5 Ways to Grow Your Business Using LinkedIn
May 22, 2014
I started 2013 with not as many clients as I’d like. Around March, something happened—old and new clients alike started knocking on my door.
The timing was partly due to other efforts, but companies I hadn’t even heard of were also finding me. When I asked people from these companies how they found me, the answer was always the same: LinkedIn.
That makes perfect sense to me. LinkedIn is the world’s largest online professional network. Hundreds of millions of people post their professional profiles on the site. People use it to connect to others, have conversations, research companies, look for work, recruit freelancers (I’m living proof) recruit employees (sometimes bypassing traditional recruiters) and so much more.
No matter what type of business you do, you’ll be able to find business—and it may find you—via LinkedIn.
Here are five tips based on how I found—and continue to find—business on LinkedIn:
1. I made my profile reflect the real me
I regularly beef up my LinkedIn profile to ensure it shows prospective clients how I can help them. For instance, my profile summary tells readers what I do in less than three lines. Everything else in the profile flows from there.
When I update my profile, I use the following question as a helpful test: If I’m asked to produce a résumé, could I copy the content straight from my LinkedIn profile without changing a thing?
When I answer that question with a yes, I know I have a good profile that helps prospective clients find me.
2. I continually expand my network
Here’s how I expand my network: I think of people in categories like these (this isn’t a comprehensive list—you can probably add other categories):
- current and former clients
- current and former colleagues
- industry contacts
- current and former professors/teachers/trainers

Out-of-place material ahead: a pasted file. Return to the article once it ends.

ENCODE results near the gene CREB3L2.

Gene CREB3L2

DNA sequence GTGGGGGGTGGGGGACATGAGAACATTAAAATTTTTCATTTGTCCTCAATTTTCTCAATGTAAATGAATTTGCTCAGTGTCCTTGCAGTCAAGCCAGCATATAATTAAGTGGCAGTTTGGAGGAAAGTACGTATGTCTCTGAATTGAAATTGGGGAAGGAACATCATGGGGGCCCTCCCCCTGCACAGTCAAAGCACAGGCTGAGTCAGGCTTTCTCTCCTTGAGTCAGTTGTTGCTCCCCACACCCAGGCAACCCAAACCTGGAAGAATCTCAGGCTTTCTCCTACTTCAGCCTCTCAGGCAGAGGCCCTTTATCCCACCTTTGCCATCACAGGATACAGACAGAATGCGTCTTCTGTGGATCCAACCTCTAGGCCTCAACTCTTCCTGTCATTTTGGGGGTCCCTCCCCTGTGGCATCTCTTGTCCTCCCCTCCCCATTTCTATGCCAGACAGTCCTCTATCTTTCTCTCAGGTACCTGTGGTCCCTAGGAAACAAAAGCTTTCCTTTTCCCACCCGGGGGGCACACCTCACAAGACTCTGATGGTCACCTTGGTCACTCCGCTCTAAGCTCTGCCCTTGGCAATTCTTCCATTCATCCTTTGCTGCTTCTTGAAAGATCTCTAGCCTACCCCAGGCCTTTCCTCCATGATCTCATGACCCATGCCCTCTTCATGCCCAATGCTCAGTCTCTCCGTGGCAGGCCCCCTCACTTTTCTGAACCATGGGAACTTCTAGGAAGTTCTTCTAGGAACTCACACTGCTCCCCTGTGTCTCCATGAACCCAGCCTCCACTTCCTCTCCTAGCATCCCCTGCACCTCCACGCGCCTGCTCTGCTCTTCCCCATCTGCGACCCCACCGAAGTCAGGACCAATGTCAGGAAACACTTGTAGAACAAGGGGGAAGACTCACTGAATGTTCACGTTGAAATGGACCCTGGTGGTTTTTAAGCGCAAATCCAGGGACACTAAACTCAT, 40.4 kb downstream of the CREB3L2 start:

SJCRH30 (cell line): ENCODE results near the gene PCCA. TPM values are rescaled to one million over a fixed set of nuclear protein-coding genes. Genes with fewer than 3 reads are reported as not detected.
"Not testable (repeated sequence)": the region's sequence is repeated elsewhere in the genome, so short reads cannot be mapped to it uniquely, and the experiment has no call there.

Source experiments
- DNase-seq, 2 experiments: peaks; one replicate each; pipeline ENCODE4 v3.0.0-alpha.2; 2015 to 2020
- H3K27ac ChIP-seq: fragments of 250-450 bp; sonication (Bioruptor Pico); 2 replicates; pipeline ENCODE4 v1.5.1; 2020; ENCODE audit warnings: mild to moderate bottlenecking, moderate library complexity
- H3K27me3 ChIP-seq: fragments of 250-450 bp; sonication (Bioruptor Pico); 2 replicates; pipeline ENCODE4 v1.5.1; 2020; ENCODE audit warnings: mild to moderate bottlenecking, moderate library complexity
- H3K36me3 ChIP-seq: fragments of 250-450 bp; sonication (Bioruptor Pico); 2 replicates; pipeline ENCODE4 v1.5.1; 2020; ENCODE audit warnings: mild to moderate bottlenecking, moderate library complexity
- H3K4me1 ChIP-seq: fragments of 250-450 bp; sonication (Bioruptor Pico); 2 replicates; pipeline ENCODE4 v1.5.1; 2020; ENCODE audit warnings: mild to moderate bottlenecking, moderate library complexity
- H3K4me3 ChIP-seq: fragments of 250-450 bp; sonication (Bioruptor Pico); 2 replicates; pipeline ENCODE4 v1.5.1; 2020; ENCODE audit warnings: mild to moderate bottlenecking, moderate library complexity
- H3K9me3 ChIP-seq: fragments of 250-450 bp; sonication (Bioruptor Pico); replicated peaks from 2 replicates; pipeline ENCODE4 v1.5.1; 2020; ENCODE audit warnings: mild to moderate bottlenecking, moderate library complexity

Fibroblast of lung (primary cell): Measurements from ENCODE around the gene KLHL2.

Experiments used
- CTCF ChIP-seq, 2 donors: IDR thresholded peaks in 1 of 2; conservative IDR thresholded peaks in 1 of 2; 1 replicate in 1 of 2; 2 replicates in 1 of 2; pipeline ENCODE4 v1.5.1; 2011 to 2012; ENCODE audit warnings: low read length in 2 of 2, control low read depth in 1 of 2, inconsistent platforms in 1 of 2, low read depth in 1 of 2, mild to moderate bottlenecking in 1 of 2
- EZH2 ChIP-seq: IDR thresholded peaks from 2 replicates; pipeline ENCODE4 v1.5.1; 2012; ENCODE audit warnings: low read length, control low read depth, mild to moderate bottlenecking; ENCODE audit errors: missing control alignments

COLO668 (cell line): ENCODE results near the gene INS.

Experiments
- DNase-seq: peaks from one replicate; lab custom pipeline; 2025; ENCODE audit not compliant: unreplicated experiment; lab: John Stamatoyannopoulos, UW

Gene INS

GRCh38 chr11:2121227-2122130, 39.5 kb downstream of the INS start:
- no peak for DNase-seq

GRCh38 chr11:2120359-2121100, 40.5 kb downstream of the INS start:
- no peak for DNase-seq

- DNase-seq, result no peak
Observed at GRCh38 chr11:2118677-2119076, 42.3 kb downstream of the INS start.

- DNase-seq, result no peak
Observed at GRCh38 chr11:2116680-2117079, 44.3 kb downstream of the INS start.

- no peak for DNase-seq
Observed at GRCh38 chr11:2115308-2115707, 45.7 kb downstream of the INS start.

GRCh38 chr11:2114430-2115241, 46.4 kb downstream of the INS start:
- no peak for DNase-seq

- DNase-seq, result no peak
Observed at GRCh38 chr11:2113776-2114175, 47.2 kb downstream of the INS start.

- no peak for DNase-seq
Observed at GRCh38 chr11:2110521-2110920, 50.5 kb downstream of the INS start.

Then I connect to those people via LinkedIn. Doing this strengthens my network, which leads to other benefits down the road:
- I can request introductions to other people.
- I find connections in interesting companies.
- I ask favors of my connections.
- I do favors for my connections.
- I make it easier for other people to find me.
3. I ask for recommendations from people who know me
LinkedIn recommendations really boost my profile. They:
- make my profile more informative and attractive
- add other people’s perspectives on what it’s like to work with me
- demonstrate that the recommendations are real (people can contact my recommenders via their LinkedIn profiles for verification)
- provide social proof, which influences people’s decisions to buy and hire
To request LinkedIn recommendations, I think back to successful work experiences, projects or assignments. Who praised me? Who else benefited from my work? I then connect with those people and ask them to write a paragraph or two that details the work I did, what made it successful and why I was great to work with.
4. I stay in touch with my contacts
LinkedIn makes it easy to stay in touch with people who you might otherwise lose sight of: people you worked with in the past, people you met once while networking, people you’ve traded emails with.
You never know when one of these people might be in a position to help you, or vice versa, so I make it a habit to communicate occasionally with my contacts.
LinkedIn sends me “update” emails when my connections add events to their profiles, like promotions and job changes. I also get updates on birthdays and work anniversaries. I use these update emails as opportunities to send people quick notes. I congratulate them. I ask them how they’re doing. I may add other comments. I enjoy reaching out, and sometimes have conversations that can lead to new business.
5. I schedule meetings “IRL”
Digital relationships only go so far. To deepen them, you need to meet people IRL (in real life). So I make it a habit to get together with people in my network for coffee, lunch, networking events or other socializing. Doing this strengthens my connection with them.
I like to schedule Thursday afternoon coffee with people who I don’t regularly see. I use such meetings to do things for others, ask for things like advice or contacts, and simply socialize.
LinkedIn, like networking, is an ongoing and “fuzzy” process, but it led to some of my biggest contracts ever, so I gladly make the five tips above part of my regular routine.
LinkedIn is always evolving. New features are introduced and old ones retired. I visit blog.linkedin.com regularly to stay on top of these changes.
Did I miss any of your favourite LinkedIn tips? Share them in the comments below.
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